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I was a lot more courageous in my youth: I tore through empty subdivisions at breakneck speed on my minibike, raced through prickly pear cactuses on horseback, and even built my first stair — three stories high — using only a framing square, a circular saw, and an Audels carpenter's guide.

It's been more than 30 years since I cut those stringers, and until last summer I didn't build another stair. I've worked around them a lot, installing more than my share of skirtboards, landing balustrades, wainscoting, baseboard, and so forth. But it took a recent job and a new employee, Daniel Parish, to motivate me to learn how to install finished risers, treads, and balustrades. Along the way I relearned a lesson I've encountered throughout my career: Having the right tools reduces the learning curve.

Before starting work on the stairs, we collected and read several books on the subject, watched Jed Dixon install stairs and carve stair parts at JLC Live, and researched stair tools. Some of the tools we already owned, and a few of the jigs we made on the job. But we also ordered some promising specialty tools before starting work, and we were glad to have them.


The first step was to install the skirtboards on both sides of the stair.

A couple of levels. With the closed skirt tacked to the wall, we used a 32-inch Stabila level to trace level lines from the highest point of each rough tread. We then traced a plumb vertical line from the nose of each rough tread. The 32-inch level is perfect for this task. The tool must sit all the way back on the tread so you catch the highest point, but it also must span beyond the nose of the tread below. A 24-inch level would work, but you'd have to trace pencil lines around your fingers. The extra length you get with the 32-inch tool makes the job easier.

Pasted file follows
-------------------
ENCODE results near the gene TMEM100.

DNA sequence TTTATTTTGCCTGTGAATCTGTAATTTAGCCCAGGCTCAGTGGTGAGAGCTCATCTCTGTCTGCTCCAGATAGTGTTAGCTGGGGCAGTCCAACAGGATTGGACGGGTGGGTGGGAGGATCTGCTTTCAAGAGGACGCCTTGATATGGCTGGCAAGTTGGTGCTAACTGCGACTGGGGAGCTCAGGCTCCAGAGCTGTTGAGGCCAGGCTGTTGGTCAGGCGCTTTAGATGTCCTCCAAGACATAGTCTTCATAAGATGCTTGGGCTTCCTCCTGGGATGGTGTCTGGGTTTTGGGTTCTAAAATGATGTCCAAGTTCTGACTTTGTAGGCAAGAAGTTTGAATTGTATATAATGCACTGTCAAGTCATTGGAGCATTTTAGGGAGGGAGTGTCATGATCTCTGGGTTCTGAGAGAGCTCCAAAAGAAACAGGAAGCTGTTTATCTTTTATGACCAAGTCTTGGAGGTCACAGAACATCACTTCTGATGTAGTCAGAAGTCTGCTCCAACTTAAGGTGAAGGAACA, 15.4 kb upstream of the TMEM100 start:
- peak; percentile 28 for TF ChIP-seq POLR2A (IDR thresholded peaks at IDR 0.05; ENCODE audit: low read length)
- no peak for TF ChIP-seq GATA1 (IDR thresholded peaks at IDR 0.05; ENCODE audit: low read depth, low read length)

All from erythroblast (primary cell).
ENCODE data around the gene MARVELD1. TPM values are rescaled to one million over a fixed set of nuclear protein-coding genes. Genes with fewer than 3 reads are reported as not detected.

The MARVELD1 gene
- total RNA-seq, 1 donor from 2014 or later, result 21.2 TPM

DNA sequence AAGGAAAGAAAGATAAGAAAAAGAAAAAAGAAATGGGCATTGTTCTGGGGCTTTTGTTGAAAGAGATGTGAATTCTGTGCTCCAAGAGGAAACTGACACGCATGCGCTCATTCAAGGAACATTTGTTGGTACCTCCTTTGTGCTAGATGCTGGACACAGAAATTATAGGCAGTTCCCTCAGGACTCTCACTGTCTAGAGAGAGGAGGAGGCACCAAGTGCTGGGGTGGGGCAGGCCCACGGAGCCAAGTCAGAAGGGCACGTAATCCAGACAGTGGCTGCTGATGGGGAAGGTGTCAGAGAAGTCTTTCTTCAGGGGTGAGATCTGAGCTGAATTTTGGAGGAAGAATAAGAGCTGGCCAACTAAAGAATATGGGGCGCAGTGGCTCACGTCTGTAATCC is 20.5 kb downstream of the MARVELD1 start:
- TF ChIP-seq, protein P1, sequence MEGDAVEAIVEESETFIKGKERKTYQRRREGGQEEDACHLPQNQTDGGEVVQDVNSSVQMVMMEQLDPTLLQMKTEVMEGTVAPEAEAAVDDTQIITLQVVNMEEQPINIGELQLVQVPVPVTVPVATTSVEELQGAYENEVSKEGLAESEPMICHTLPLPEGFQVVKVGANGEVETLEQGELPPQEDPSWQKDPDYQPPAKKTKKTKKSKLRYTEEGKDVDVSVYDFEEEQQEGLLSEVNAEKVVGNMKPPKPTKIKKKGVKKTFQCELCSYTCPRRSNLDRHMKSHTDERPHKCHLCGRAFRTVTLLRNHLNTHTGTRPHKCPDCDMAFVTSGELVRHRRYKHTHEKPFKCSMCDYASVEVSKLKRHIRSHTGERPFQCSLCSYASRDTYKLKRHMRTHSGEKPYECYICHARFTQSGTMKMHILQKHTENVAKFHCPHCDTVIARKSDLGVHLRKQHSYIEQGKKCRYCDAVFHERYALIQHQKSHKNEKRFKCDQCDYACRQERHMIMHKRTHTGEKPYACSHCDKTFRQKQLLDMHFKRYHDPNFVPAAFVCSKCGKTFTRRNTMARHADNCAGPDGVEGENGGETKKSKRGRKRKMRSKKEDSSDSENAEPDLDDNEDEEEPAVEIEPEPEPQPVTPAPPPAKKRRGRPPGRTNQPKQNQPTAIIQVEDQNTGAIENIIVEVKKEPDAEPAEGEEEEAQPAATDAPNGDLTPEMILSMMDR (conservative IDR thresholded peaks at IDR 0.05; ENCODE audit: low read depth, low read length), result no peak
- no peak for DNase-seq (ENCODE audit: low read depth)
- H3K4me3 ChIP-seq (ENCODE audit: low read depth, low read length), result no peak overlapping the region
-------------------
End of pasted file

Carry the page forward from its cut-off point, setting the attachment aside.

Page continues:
On the open side of the stair, Daniel wanted to miter the risers into the skirtboard. We called Jed Dixon to ask him the best layout technique for marking these cuts. Jed recommended tracing the outside edge of the level. Fortunately, we had an assortment of levels handy; we found that the 16-inch level worked best for this job. We could have just traced along the face of the riser to mark the short point of the miter, but the rough risers were nowhere near plumb, so the mitered risers would have looked terrible.


A pencil won't fit between the level and the riser, but Jed's advice — to mark the outside of the level for both the riser and the treads — worked great. We then moved the skirt to a set of sawhorses and transferred the scribe lines to the opposite side of the level.



A couple of saws. Making the cut where the tread meets the open skirt isn't crucial because the cut gets covered by the nosing and the scotia molding under the tread. We used a worm-drive Skilsaw and made these cuts freehand.


The cut for the riser is mitered at 45 degrees, however, so it's got to be perfect. Eyeballing that cut was out of the question. To ensure a perfect miter, we made a shooting stick from a length of 3/4-inch hardwood screwed to a piece of 1/4-inch plywood. After the two pieces were screwed together, we ran the circular saw through the stick at a 45-degree bevel. Once this was done, it was easy to align the short point of the shooting stick with the pencil marks on the uncut skirt, clamp the stick down, and run the circular saw with the saw table snugly against the 3/4-inch fence.


In order to cut the miters on both right-hand and left-hand skirtboards, you need two types of circular saws. Our Skilsaw worm drive bevels to the left, and we used a Makita sidewinder saw for the right bevel.

Starting step. The 16-inch level was also perfect for leveling the bullnose step before making the careful scribe to the skirt. And it was just long enough to plumb the newel.